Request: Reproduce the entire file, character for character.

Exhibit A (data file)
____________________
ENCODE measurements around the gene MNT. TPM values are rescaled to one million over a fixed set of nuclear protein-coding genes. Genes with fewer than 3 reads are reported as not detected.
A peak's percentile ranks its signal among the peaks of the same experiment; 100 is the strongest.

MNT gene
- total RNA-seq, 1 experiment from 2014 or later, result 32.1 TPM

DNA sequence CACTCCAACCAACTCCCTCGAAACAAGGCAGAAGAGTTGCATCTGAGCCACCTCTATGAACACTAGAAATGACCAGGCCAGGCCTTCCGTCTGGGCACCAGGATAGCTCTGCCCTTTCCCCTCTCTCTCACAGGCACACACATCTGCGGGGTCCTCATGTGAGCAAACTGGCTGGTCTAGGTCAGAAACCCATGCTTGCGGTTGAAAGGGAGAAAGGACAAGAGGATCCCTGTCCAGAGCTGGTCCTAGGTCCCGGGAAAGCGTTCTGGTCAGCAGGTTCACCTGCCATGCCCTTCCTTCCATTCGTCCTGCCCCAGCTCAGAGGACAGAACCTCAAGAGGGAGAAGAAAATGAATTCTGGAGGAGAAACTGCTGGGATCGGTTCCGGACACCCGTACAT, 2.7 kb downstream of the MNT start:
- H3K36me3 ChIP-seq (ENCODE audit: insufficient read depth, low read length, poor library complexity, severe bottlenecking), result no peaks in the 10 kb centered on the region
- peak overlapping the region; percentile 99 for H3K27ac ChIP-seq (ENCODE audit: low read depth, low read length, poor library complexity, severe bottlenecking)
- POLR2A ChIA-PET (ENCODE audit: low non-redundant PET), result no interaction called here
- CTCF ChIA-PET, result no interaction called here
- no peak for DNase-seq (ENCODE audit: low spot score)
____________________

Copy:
ENCODE measurements around the gene MNT. TPM values are rescaled to one million over a fixed set of nuclear protein-coding genes. Genes with fewer than 3 reads are reported as not detected.
A peak's percentile ranks its signal among the peaks of the same experiment; 100 is the strongest.

MNT gene
- total RNA-seq, 1 experiment from 2014 or later, result 32.1 TPM

DNA sequence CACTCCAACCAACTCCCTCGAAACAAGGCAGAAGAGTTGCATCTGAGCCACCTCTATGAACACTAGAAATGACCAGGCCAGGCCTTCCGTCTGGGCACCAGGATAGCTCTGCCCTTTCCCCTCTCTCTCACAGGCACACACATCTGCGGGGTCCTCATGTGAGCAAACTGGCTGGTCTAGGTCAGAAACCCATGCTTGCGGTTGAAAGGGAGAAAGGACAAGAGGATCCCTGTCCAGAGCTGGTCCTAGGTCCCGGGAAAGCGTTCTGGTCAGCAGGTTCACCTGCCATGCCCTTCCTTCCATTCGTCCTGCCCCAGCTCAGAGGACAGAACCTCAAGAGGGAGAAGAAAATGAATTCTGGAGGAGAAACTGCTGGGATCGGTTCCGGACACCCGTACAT, 2.7 kb downstream of the MNT start:
- H3K36me3 ChIP-seq (ENCODE audit: insufficient read depth, low read length, poor library complexity, severe bottlenecking), result no peaks in the 10 kb centered on the region
- peak overlapping the region; percentile 99 for H3K27ac ChIP-seq (ENCODE audit: low read depth, low read length, poor library complexity, severe bottlenecking)
- POLR2A ChIA-PET (ENCODE audit: low non-redundant PET), result no interaction called here
- CTCF ChIA-PET, result no interaction called here
- no peak for DNase-seq (ENCODE audit: low spot score)